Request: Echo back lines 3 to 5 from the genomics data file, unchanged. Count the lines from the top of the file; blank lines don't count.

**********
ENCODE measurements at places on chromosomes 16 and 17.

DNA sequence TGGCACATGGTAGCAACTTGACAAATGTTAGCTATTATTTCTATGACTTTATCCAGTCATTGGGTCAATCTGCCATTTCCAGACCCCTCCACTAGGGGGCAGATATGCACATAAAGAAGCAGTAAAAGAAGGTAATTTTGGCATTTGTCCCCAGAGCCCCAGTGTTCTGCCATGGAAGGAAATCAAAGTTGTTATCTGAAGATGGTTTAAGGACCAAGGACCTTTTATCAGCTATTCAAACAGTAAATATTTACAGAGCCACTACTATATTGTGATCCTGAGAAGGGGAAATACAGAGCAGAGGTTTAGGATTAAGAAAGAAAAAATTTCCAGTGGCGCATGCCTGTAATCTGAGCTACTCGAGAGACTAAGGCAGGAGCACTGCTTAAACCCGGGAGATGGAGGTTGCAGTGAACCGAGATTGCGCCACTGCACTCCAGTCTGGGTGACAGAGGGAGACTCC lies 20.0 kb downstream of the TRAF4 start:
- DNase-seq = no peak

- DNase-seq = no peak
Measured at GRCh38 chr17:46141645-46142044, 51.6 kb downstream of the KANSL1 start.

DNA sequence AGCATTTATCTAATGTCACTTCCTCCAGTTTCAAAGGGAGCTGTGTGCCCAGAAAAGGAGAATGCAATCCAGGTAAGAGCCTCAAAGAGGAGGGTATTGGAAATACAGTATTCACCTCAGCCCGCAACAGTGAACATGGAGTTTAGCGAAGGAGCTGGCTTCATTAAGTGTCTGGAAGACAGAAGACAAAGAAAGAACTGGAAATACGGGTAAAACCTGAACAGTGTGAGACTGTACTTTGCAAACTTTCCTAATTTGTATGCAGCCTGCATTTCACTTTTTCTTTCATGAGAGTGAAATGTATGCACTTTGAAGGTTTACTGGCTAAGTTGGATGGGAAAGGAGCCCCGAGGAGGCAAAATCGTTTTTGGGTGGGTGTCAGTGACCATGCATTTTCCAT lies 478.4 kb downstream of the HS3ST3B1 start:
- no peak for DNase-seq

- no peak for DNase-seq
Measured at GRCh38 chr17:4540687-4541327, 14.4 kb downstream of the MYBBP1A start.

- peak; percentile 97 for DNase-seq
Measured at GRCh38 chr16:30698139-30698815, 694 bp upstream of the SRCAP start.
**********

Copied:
- DNase-seq = no peak

- DNase-seq = no peak
Measured at GRCh38 chr17:46141645-46142044, 51.6 kb downstream of the KANSL1 start.